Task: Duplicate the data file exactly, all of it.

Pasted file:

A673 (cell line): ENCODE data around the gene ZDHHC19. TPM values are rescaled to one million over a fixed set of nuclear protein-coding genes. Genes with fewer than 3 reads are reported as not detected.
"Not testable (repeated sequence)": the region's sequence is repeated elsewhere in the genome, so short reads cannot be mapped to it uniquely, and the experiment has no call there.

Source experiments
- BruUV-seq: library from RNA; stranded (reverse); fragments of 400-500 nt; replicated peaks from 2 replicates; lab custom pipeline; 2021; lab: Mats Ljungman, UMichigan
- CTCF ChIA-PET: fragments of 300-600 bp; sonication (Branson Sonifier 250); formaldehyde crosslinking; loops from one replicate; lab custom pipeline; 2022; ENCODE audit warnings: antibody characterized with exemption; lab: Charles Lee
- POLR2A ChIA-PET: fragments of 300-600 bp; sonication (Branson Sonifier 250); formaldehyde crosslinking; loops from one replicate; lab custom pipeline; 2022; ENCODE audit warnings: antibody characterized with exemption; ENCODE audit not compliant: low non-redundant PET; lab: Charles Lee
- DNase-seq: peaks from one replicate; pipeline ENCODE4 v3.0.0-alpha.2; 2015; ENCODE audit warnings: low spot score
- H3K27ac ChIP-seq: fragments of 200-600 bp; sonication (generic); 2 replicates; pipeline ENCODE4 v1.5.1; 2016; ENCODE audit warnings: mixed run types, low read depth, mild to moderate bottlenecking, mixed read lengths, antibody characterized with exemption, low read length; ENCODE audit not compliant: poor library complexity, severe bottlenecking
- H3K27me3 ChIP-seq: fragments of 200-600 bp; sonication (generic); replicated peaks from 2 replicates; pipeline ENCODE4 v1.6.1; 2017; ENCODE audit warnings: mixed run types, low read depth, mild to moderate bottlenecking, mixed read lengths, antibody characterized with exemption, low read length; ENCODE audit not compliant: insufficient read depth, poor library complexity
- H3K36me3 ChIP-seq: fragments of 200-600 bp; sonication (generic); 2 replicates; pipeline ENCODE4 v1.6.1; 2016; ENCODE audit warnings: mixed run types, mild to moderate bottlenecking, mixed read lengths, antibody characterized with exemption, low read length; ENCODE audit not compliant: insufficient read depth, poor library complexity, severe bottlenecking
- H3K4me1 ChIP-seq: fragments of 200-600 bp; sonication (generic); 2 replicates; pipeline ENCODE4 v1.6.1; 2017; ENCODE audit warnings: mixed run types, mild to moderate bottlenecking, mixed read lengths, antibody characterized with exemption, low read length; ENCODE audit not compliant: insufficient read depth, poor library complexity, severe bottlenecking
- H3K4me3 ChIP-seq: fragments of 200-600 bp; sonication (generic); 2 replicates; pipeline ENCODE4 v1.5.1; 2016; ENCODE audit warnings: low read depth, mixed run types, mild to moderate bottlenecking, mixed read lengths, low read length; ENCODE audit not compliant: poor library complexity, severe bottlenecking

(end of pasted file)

A673 (cell line): ENCODE data around the gene ZDHHC19. TPM values are rescaled to one million over a fixed set of nuclear protein-coding genes. Genes with fewer than 3 reads are reported as not detected.
"Not testable (repeated sequence)": the region's sequence is repeated elsewhere in the genome, so short reads cannot be mapped to it uniquely, and the experiment has no call there.

Source experiments
- BruUV-seq: library from RNA; stranded (reverse); fragments of 400-500 nt; replicated peaks from 2 replicates; lab custom pipeline; 2021; lab: Mats Ljungman, UMichigan
- CTCF ChIA-PET: fragments of 300-600 bp; sonication (Branson Sonifier 250); formaldehyde crosslinking; loops from one replicate; lab custom pipeline; 2022; ENCODE audit warnings: antibody characterized with exemption; lab: Charles Lee
- POLR2A ChIA-PET: fragments of 300-600 bp; sonication (Branson Sonifier 250); formaldehyde crosslinking; loops from one replicate; lab custom pipeline; 2022; ENCODE audit warnings: antibody characterized with exemption; ENCODE audit not compliant: low non-redundant PET; lab: Charles Lee
- DNase-seq: peaks from one replicate; pipeline ENCODE4 v3.0.0-alpha.2; 2015; ENCODE audit warnings: low spot score
- H3K27ac ChIP-seq: fragments of 200-600 bp; sonication (generic); 2 replicates; pipeline ENCODE4 v1.5.1; 2016; ENCODE audit warnings: mixed run types, low read depth, mild to moderate bottlenecking, mixed read lengths, antibody characterized with exemption, low read length; ENCODE audit not compliant: poor library complexity, severe bottlenecking
- H3K27me3 ChIP-seq: fragments of 200-600 bp; sonication (generic); replicated peaks from 2 replicates; pipeline ENCODE4 v1.6.1; 2017; ENCODE audit warnings: mixed run types, low read depth, mild to moderate bottlenecking, mixed read lengths, antibody characterized with exemption, low read length; ENCODE audit not compliant: insufficient read depth, poor library complexity
- H3K36me3 ChIP-seq: fragments of 200-600 bp; sonication (generic); 2 replicates; pipeline ENCODE4 v1.6.1; 2016; ENCODE audit warnings: mixed run types, mild to moderate bottlenecking, mixed read lengths, antibody characterized with exemption, low read length; ENCODE audit not compliant: insufficient read depth, poor library complexity, severe bottlenecking
- H3K4me1 ChIP-seq: fragments of 200-600 bp; sonication (generic); 2 replicates; pipeline ENCODE4 v1.6.1; 2017; ENCODE audit warnings: mixed run types, mild to moderate bottlenecking, mixed read lengths, antibody characterized with exemption, low read length; ENCODE audit not compliant: insufficient read depth, poor library complexity, severe bottlenecking
- H3K4me3 ChIP-seq: fragments of 200-600 bp; sonication (generic); 2 replicates; pipeline ENCODE4 v1.5.1; 2016; ENCODE audit warnings: low read depth, mixed run types, mild to moderate bottlenecking, mixed read lengths, low read length; ENCODE audit not compliant: poor library complexity, severe bottlenecking